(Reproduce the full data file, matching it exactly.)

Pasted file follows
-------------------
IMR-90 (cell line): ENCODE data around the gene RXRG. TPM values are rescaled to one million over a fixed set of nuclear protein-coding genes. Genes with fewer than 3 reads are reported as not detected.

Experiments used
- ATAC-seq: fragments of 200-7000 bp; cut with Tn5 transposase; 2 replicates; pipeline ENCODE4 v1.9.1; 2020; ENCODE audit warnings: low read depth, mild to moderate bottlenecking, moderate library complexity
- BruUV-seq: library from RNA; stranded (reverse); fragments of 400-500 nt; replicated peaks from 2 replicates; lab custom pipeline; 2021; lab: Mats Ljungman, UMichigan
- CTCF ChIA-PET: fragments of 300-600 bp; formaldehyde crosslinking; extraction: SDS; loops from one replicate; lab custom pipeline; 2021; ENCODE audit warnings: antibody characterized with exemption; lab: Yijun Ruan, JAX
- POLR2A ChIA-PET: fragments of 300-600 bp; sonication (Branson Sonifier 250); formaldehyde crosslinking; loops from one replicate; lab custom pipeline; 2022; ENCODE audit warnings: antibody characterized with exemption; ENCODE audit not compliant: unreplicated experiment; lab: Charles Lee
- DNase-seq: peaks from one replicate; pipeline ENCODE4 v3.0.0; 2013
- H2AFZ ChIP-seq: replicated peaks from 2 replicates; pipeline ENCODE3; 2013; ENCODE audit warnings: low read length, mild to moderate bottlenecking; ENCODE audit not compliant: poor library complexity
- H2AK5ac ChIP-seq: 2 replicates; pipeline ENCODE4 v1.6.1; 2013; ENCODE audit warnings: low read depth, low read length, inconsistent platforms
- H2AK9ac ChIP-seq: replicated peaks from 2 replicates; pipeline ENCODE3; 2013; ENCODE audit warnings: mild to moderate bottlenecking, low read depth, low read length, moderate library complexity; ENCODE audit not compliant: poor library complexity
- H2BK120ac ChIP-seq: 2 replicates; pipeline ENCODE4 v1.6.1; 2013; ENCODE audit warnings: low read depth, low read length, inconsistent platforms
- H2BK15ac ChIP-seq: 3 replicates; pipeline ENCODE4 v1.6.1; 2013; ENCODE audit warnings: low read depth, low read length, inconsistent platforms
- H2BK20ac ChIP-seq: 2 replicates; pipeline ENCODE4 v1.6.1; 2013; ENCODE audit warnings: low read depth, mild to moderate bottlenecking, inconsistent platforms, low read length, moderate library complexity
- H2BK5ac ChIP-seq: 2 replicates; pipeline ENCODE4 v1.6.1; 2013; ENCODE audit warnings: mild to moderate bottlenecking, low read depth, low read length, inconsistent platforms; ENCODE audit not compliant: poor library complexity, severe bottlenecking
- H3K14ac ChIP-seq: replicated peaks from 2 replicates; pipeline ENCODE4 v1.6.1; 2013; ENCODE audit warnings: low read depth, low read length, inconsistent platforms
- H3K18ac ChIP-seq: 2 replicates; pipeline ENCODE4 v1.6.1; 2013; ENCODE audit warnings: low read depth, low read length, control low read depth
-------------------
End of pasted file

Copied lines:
IMR-90 (cell line): ENCODE data around the gene RXRG. TPM values are rescaled to one million over a fixed set of nuclear protein-coding genes. Genes with fewer than 3 reads are reported as not detected.

Experiments used
- ATAC-seq: fragments of 200-7000 bp; cut with Tn5 transposase; 2 replicates; pipeline ENCODE4 v1.9.1; 2020; ENCODE audit warnings: low read depth, mild to moderate bottlenecking, moderate library complexity
- BruUV-seq: library from RNA; stranded (reverse); fragments of 400-500 nt; replicated peaks from 2 replicates; lab custom pipeline; 2021; lab: Mats Ljungman, UMichigan
- CTCF ChIA-PET: fragments of 300-600 bp; formaldehyde crosslinking; extraction: SDS; loops from one replicate; lab custom pipeline; 2021; ENCODE audit warnings: antibody characterized with exemption; lab: Yijun Ruan, JAX
- POLR2A ChIA-PET: fragments of 300-600 bp; sonication (Branson Sonifier 250); formaldehyde crosslinking; loops from one replicate; lab custom pipeline; 2022; ENCODE audit warnings: antibody characterized with exemption; ENCODE audit not compliant: unreplicated experiment; lab: Charles Lee
- DNase-seq: peaks from one replicate; pipeline ENCODE4 v3.0.0; 2013
- H2AFZ ChIP-seq: replicated peaks from 2 replicates; pipeline ENCODE3; 2013; ENCODE audit warnings: low read length, mild to moderate bottlenecking; ENCODE audit not compliant: poor library complexity
- H2AK5ac ChIP-seq: 2 replicates; pipeline ENCODE4 v1.6.1; 2013; ENCODE audit warnings: low read depth, low read length, inconsistent platforms
- H2AK9ac ChIP-seq: replicated peaks from 2 replicates; pipeline ENCODE3; 2013; ENCODE audit warnings: mild to moderate bottlenecking, low read depth, low read length, moderate library complexity; ENCODE audit not compliant: poor library complexity
- H2BK120ac ChIP-seq: 2 replicates; pipeline ENCODE4 v1.6.1; 2013; ENCODE audit warnings: low read depth, low read length, inconsistent platforms
- H2BK15ac ChIP-seq: 3 replicates; pipeline ENCODE4 v1.6.1; 2013; ENCODE audit warnings: low read depth, low read length, inconsistent platforms
- H2BK20ac ChIP-seq: 2 replicates; pipeline ENCODE4 v1.6.1; 2013; ENCODE audit warnings: low read depth, mild to moderate bottlenecking, inconsistent platforms, low read length, moderate library complexity
- H2BK5ac ChIP-seq: 2 replicates; pipeline ENCODE4 v1.6.1; 2013; ENCODE audit warnings: mild to moderate bottlenecking, low read depth, low read length, inconsistent platforms; ENCODE audit not compliant: poor library complexity, severe bottlenecking
- H3K14ac ChIP-seq: replicated peaks from 2 replicates; pipeline ENCODE4 v1.6.1; 2013; ENCODE audit warnings: low read depth, low read length, inconsistent platforms
- H3K18ac ChIP-seq: 2 replicates; pipeline ENCODE4 v1.6.1; 2013; ENCODE audit warnings: low read depth, low read length, control low read depth